A Pearson coefficient of 1 is a perfectly straight line, and so is the correlation between homocysteine and hydroxynonenal (a compound that’s associated with many diseases and a marker of oxidative stress):
“There were significant positive correlations between the cerebrospinal fluid concentrations of homocysteine and hydroxynonenal… There was also a significant positive correlation between the plasma concentration of homocysteine and the cerebrospinal fluid concentrations of homocysteine…”
Hydroxynonenal is a lipid peroxidation fragment. It doesn’t occur in any other way.
Besides perhaps being an indicator of more serious damage, hydroxynonenal and the very similar malondialdehyde are protein-crosslinking agents.
(Malondialdehyde is also a marker of oxidative stress.)
How much folic acid can our liver handle before non-reduced folate spills over into the blood and inhibits DNA-synthesizing enzymes?
Well, that’s about 400 micrograms via food and about 300 in freeform:
This was a simple experiment.
They recruited people and gave them folic acid either via food or supplements, using a variety of dose levels.
Then they checked changes in serum levels:
As you can see in the chart, 300 micrograms or under is completely safe, and could even be considered beneficial.
At this dose, folic acid will be:
(1) Deprotonated to folate in the stomach
(2) Reduced to, at least, dihydrofolate in the liver
(3) And eventually reduced again to essential tetrahydrofolate before entering circulation.
Yet many people surpass this dose.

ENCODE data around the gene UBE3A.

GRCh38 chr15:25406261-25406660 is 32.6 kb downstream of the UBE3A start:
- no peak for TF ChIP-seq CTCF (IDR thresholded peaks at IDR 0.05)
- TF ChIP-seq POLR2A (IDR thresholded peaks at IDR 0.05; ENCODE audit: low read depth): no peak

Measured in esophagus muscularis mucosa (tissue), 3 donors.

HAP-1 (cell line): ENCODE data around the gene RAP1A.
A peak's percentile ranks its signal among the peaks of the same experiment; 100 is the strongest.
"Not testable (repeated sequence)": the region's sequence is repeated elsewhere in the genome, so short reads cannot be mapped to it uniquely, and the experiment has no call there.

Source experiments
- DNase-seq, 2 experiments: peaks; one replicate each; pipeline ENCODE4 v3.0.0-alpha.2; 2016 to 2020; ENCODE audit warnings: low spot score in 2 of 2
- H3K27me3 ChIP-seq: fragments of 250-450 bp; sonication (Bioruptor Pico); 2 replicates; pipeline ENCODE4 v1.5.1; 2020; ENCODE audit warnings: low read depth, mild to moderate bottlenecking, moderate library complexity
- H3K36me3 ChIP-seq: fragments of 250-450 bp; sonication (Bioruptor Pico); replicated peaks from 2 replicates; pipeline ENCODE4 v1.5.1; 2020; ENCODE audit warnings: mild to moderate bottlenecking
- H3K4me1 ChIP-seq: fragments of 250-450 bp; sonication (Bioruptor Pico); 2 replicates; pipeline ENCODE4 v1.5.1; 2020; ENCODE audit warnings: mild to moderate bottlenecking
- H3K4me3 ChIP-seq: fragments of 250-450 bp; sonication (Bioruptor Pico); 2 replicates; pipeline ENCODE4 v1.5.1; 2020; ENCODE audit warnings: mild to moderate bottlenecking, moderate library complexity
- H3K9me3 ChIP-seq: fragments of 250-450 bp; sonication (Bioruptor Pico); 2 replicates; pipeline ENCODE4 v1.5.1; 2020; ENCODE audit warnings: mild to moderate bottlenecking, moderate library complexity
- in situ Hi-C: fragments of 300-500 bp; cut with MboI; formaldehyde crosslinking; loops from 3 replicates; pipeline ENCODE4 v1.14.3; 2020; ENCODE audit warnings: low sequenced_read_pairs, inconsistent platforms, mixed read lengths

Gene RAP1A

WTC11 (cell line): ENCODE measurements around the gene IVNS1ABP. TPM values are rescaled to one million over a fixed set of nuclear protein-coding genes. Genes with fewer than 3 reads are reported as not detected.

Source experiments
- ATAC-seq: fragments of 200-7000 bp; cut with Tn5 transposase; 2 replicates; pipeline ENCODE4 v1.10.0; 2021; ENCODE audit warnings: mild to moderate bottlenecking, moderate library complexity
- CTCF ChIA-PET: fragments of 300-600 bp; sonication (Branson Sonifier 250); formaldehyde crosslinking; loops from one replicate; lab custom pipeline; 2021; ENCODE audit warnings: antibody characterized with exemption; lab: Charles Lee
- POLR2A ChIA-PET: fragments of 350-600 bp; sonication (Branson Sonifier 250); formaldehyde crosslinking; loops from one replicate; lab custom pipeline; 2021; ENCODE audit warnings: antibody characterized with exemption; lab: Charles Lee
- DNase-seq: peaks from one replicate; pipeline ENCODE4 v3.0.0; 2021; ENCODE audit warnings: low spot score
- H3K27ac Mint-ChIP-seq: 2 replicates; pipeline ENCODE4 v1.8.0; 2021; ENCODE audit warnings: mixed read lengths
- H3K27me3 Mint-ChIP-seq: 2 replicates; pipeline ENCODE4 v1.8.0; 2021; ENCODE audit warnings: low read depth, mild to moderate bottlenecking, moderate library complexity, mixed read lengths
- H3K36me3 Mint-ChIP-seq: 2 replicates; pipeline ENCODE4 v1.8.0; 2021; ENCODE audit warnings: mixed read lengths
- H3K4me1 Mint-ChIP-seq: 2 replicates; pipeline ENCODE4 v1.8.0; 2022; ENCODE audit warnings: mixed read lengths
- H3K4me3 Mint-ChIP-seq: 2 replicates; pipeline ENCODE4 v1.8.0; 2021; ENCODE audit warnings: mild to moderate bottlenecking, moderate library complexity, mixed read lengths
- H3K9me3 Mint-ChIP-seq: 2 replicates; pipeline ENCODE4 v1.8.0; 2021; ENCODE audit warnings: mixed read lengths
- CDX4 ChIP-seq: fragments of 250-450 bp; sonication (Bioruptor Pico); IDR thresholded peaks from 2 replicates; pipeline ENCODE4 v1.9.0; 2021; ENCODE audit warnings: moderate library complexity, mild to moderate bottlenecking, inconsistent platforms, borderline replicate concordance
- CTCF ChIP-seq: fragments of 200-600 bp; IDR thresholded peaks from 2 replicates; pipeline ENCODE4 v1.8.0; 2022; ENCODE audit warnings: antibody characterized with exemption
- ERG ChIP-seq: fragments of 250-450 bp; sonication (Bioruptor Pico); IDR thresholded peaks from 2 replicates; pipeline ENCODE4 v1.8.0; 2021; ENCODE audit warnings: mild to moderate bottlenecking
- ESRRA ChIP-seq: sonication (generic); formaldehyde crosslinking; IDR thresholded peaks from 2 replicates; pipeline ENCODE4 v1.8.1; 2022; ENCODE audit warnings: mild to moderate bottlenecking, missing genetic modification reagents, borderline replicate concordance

Other studies indicate that about 21% of random people, post-fortification, had detectable levels of inhibitory non-reduced folate.
Since non-reduced folate inhibits enzymes and has a higher brain uptake than reduced folates, I think it would be good to stay under the 300-microgram cut-off point.
Reduced folates such as 5-methyltetrahydrofolate and folinic acid are widely available online…
They are helpful in instances where folic acid supplementation only exacerbates the problem, such as:
- Difficulty absorbing nutrients
- Bone marrow issues
Alternatively, just try to get enough folate from food. For example:
- Leafy green vegetables such as spinach
- Kalmbach, R. "Circulating folic acid in plasma: relation to folic acid fortification." American journal of clinical nutrition (2008) https://www.researchgate.net/profile/Aron_Troen/publication/23245068_Circulating_folic_acid_in_plasma_Relation_to_folic_acid_fortification/links/02bfe50ef2781cad31000000/Circulating-folic-acid-in-plasma-Relation-to-folic-acid-fortification.pdf
- Kelly, P. "Unmetabolized folic acid in serum: acute studies in subjects consuming fortified food and supplements." The American journal of clinical nutrition (1997) https://www.ncbi.nlm.nih.gov/pubmed/9174474
- Spector, R. "Folate transport by the choroid plexus in vitro." Science (1975) https://www.jstor.org/stable/1739150
- Selley, M.. "The effect of increased concentrations of homocysteine on the concentration of (E)-4-hydroxy-2-nonenal in the plasma and cerebrospinal fluid of patients with Alzheimer’s disease." Neurobiology of aging (2002) https://www.ncbi.nlm.nih.gov/pubmed/11959400
- Bailey, S. "The extremely slow and variable activity of dihydrofolate reductase in human liver and its implications for high folic acid intake." Proceedings of the NAS (2009) http://williams.medicine.wisc.edu/folate_metabolism_variability.pdf
- Folic Acid | CDC https://www.cdc.gov/ncbddd/folicacid/about.html
- Folic Acid: MedlinePlus https://cybercemetery.unt.edu/archive/oilspill/20120915193739/http://www.nlm.nih.gov/medlineplus/folicacid.html